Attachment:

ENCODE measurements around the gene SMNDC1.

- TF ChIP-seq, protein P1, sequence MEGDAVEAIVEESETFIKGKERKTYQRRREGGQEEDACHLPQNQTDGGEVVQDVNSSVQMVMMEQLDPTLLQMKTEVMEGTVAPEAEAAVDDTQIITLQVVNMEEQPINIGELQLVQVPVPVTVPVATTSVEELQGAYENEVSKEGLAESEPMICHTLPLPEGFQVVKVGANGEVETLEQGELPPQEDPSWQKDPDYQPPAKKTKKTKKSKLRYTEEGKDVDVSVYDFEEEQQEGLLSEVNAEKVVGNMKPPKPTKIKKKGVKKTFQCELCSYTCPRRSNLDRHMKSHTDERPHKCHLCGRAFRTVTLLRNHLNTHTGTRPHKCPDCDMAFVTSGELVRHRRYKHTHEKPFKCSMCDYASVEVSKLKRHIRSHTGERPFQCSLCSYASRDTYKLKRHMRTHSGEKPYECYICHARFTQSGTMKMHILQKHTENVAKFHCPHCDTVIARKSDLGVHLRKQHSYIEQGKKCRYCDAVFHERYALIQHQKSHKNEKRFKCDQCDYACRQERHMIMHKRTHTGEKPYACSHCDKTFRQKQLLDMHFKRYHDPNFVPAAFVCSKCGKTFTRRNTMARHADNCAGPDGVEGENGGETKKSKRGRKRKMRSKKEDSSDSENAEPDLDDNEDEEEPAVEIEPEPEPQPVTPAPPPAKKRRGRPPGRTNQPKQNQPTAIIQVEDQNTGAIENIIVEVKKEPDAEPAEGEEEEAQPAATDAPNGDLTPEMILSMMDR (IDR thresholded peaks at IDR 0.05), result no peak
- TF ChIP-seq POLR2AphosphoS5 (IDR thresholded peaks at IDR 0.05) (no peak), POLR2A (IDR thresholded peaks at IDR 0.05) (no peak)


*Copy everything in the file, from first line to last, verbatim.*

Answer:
ENCODE measurements around the gene SMNDC1.

- TF ChIP-seq, protein P1, sequence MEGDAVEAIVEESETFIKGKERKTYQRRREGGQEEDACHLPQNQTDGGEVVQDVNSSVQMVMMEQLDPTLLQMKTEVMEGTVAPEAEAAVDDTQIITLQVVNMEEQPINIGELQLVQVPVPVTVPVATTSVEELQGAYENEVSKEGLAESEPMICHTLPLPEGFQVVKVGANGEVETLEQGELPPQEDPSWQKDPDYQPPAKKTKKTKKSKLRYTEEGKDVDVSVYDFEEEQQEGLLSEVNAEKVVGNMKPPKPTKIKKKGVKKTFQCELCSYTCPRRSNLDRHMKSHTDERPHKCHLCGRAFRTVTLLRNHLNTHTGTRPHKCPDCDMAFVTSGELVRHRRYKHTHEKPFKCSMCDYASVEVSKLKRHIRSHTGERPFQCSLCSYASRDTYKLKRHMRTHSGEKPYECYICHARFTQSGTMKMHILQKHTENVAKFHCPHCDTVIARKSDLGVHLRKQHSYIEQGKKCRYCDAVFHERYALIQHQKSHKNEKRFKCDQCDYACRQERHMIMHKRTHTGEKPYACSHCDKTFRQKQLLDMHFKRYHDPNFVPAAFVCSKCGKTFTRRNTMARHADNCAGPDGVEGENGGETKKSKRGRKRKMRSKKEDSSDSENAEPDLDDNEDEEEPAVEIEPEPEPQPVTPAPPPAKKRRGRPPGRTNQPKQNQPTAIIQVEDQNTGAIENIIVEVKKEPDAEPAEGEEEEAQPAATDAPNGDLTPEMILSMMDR (IDR thresholded peaks at IDR 0.05), result no peak
- TF ChIP-seq POLR2AphosphoS5 (IDR thresholded peaks at IDR 0.05) (no peak), POLR2A (IDR thresholded peaks at IDR 0.05) (no peak)